Search engine optimization is primarily about adjusting to new technologies and trends as they affect search. Over the years we have seen Google make hundreds of updates to its algorithms (though only a few are announced to the world), and SEO experts everywhere take note and change their strategies accordingly.

Voice search–speaking to digital assistants such as Siri, Google Now, and Cortana to carry out tasks for you–is just one of the many trends to which SEO experts will need to adapt. Given the rise of voice search, driven by the widespread availability of mobile devices, evolution of mobile software and the sheer convenience of being able to interact with Google hands-free, websites now need to cater to a slightly different kind of demand for content.

The indication that the amount of voice search is on an upward trend comes from a study by MindMeld, which found that 60% of smartphone users had started using voice-based search in 2014-15, and 40% of these did so over the last six months of the period studied. This was taken as a firm indicator of a burgeoning interest in voice search.

Digital marketers will now have to start considering voice search when it comes to SEO. Some of the most important ways of doing this would involve thinking about keywords, phrases and user intent differently.

The way we write is not the way we talk.

We speak in a far more natural way than when we type stuff into the Google or Bing search bar. “Spanish food + New York” on keyboard becomes “Where can I find the best Spanish food in New York City?” over voice search.

But if the syntax of a query changes, would that affect the results being returned?

Apparently so.

In the voice search era, the pages that show up in the answer to precise, yet full-fledged questions would be those that truly answer the query–not just those that contain specific keywords, but mainly those which understand the nature of the question and answer it to the best of their ability.

Are your web pages optimized for local SEO? Do they satisfy the most frequently made queries on part of your target audience? If not, that is where your SEO tweaking efforts should start.

Optimize for contextual queries, not isolated keywords

SEO has primarily been carried out by inserting chosen keywords in the content throughout a website or its blog. Initially it was about keyword stuffing; then it was about using them smartly, never going overboard and keeping it all legit. Still, a page did have to include the desired keywords in a way that would help it rank well on Google.

Users often enter certain keywords–and only keywords, never full sentences–in the search bar in order to gain more information on it, even if taking keywords literally would sometimes turns up ridiculous results. Google Images has been particularly guilty of this.

We have all cried out in exasperation at some point: Why can’t Google just understand what we mean? Well, it certainly is trying to do so. The thinking now is that the use of disjointed keywords, which is certainly not the way most people think in their heads, is a downward trend. Instead, Google wants to understand the user intent behind a query when returning pertinent results.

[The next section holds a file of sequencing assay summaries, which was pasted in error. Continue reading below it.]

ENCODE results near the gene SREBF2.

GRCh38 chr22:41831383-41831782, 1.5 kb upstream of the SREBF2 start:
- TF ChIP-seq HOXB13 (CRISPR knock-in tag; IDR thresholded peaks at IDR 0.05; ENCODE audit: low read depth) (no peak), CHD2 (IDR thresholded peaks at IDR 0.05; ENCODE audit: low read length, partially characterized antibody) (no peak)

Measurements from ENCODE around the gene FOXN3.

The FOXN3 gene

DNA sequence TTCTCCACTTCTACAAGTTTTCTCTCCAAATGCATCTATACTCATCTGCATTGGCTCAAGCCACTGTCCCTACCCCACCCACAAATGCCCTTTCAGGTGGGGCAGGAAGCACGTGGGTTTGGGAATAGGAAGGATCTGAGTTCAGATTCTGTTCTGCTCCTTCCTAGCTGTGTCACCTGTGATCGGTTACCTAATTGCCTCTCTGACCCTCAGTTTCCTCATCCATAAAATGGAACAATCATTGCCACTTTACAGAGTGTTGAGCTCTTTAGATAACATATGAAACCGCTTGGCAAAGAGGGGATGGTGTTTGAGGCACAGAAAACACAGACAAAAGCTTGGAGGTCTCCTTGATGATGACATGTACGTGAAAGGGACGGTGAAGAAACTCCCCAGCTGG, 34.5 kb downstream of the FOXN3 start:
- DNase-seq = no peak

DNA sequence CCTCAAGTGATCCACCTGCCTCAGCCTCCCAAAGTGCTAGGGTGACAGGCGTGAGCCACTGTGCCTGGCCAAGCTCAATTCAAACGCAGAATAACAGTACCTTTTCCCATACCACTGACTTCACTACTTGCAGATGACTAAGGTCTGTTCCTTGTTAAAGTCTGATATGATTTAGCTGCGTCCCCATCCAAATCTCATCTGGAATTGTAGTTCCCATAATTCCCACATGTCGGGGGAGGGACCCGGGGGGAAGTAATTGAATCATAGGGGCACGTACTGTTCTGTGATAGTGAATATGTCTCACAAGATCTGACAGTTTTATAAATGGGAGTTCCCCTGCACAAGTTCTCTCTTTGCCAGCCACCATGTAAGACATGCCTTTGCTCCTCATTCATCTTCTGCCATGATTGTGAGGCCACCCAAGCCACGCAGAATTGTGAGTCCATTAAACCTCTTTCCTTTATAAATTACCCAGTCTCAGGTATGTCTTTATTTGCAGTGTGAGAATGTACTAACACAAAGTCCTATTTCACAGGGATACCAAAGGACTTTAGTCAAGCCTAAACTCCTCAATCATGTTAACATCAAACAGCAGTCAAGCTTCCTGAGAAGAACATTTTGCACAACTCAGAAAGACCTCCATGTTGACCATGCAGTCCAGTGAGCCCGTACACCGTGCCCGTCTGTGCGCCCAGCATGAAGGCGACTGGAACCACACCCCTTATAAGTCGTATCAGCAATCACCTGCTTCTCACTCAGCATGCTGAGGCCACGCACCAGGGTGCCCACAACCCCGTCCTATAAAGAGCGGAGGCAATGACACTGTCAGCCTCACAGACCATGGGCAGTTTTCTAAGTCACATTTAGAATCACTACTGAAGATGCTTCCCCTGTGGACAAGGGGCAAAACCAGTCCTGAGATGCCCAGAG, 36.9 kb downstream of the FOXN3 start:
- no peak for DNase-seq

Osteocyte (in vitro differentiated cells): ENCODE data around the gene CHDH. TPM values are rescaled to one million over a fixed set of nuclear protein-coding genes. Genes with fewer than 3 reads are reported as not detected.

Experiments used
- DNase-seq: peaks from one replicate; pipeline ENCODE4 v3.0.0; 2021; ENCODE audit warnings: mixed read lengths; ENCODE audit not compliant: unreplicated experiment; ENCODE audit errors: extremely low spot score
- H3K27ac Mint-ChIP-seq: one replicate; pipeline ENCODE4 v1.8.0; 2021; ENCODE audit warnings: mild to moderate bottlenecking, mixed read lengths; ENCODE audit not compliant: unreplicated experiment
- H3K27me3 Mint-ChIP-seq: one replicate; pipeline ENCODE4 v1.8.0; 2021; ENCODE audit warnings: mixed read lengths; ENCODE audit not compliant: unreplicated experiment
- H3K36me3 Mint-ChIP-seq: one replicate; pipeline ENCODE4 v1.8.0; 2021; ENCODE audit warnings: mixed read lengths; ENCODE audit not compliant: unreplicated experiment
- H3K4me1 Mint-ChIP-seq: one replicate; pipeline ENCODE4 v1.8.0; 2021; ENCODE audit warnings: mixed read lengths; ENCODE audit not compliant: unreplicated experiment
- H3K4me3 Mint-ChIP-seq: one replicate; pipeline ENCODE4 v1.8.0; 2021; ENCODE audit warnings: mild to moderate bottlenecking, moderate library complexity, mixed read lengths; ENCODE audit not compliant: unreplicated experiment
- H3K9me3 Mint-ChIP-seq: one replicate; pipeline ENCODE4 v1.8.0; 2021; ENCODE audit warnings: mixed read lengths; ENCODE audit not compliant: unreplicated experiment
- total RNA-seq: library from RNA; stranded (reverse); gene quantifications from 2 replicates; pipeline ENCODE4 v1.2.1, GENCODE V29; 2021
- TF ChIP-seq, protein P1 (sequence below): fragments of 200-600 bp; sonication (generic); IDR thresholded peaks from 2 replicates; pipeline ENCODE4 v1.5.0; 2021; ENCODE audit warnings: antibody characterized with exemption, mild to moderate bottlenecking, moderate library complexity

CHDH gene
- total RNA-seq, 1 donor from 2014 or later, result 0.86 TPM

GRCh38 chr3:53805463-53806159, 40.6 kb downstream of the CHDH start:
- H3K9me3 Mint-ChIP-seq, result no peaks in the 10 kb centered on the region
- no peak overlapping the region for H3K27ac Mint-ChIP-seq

Google has, for example, been working to differentiate between homonyms for some time now, and when it does get it right, it’s quite smart and impressive.

The understanding of user intent differs from individual to individual and is based on one’s search history. The longer Google studies it, the better it gets at returning intuitive and relevant results.

Move from individual keywords to phrases

So if search results will no longer be based off of specific keywords, what exactly would drive them?

Just so we are clear, keywords haven’t become redundant, though a shift towards keyword phrases is firmly in place. But some experts in this field have suggested that pages will now be ranked based on the larger meaning of those phrases, not the particular sequence or literal meaning of them: ”Instead of using them verbatim, think of all the different ways someone might make an inquiry about the keywords for which your page ranks.”

What does this mean for local businesses?

For small businesses looking for greater traffic the results that voice search produces would take into account:

  • The extent to which the website is optimized for local search.
  • The extent to which the website is mobile-friendly.
  • The extent to which the website content satisfies user queries (though not in the form of sequential keywords but in terms of the overall quality and relevance of that content in relation to the queries).
  • The amount and nature of the business’ reviews on third-party review websites.
  • The robustness of its social media profiles.
  • The relevance of that business to the person making the voice search.

For example, a woman looking for apricot wine in northern San Francisco will not be given shop suggestions from a distant part of the city. The results will be of the shops located in her vicinity.

In its quest to deliver more relevant results to its users, Google is now moving towards looking at the holistic picture driven by an individual’s search history, his/her location and their preferences when producing SERPs for them.

What are your thoughts on voice search and its rapidly growing use? We feel this trend will remain in place and also influence other technology to keep up with it. SEO experts and businesses that move with the times remain relevant.

Is your Business Ready for Voice Search SEO?

How ready are you for voice search? Or have you been struggling with it? What about your local SEO and social media performance, both of which will also impact a business’s showing in voice search queries? Leave your thoughts and questions in the comments, or contact us!


Pete Peranzo

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